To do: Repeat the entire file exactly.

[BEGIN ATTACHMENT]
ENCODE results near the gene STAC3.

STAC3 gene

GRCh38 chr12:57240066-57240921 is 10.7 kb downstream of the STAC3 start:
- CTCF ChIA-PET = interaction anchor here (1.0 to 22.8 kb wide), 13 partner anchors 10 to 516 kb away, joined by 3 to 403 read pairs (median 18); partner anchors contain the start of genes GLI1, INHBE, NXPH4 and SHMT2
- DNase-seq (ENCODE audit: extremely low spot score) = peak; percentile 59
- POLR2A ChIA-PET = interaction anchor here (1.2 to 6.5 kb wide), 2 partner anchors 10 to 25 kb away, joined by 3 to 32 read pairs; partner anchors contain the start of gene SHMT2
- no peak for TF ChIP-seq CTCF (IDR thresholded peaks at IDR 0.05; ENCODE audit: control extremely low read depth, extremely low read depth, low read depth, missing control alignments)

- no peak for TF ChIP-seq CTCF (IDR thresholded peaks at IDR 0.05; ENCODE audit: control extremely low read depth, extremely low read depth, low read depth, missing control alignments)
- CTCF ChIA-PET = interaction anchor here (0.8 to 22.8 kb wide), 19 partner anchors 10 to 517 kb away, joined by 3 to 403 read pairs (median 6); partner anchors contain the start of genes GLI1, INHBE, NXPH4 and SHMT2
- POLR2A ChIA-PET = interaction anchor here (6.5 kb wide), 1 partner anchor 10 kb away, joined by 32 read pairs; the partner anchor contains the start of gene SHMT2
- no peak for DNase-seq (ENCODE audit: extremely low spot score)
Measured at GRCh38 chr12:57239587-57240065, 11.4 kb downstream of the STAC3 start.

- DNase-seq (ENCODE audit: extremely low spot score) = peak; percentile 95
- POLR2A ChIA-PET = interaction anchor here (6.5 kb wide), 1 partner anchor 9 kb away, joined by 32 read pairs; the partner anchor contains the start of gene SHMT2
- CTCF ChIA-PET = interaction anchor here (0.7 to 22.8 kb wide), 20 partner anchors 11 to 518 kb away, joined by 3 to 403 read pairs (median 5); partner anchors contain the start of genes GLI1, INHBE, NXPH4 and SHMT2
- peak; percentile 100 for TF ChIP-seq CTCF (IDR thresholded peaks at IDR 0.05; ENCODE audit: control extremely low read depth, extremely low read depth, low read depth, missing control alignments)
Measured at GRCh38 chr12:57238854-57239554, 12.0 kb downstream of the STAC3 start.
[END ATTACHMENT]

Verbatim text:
ENCODE results near the gene STAC3.

STAC3 gene

GRCh38 chr12:57240066-57240921 is 10.7 kb downstream of the STAC3 start:
- CTCF ChIA-PET = interaction anchor here (1.0 to 22.8 kb wide), 13 partner anchors 10 to 516 kb away, joined by 3 to 403 read pairs (median 18); partner anchors contain the start of genes GLI1, INHBE, NXPH4 and SHMT2
- DNase-seq (ENCODE audit: extremely low spot score) = peak; percentile 59
- POLR2A ChIA-PET = interaction anchor here (1.2 to 6.5 kb wide), 2 partner anchors 10 to 25 kb away, joined by 3 to 32 read pairs; partner anchors contain the start of gene SHMT2
- no peak for TF ChIP-seq CTCF (IDR thresholded peaks at IDR 0.05; ENCODE audit: control extremely low read depth, extremely low read depth, low read depth, missing control alignments)

- no peak for TF ChIP-seq CTCF (IDR thresholded peaks at IDR 0.05; ENCODE audit: control extremely low read depth, extremely low read depth, low read depth, missing control alignments)
- CTCF ChIA-PET = interaction anchor here (0.8 to 22.8 kb wide), 19 partner anchors 10 to 517 kb away, joined by 3 to 403 read pairs (median 6); partner anchors contain the start of genes GLI1, INHBE, NXPH4 and SHMT2
- POLR2A ChIA-PET = interaction anchor here (6.5 kb wide), 1 partner anchor 10 kb away, joined by 32 read pairs; the partner anchor contains the start of gene SHMT2
- no peak for DNase-seq (ENCODE audit: extremely low spot score)
Measured at GRCh38 chr12:57239587-57240065, 11.4 kb downstream of the STAC3 start.

- DNase-seq (ENCODE audit: extremely low spot score) = peak; percentile 95
- POLR2A ChIA-PET = interaction anchor here (6.5 kb wide), 1 partner anchor 9 kb away, joined by 32 read pairs; the partner anchor contains the start of gene SHMT2
- CTCF ChIA-PET = interaction anchor here (0.7 to 22.8 kb wide), 20 partner anchors 11 to 518 kb away, joined by 3 to 403 read pairs (median 5); partner anchors contain the start of genes GLI1, INHBE, NXPH4 and SHMT2
- peak; percentile 100 for TF ChIP-seq CTCF (IDR thresholded peaks at IDR 0.05; ENCODE audit: control extremely low read depth, extremely low read depth, low read depth, missing control alignments)
Measured at GRCh38 chr12:57238854-57239554, 12.0 kb downstream of the STAC3 start.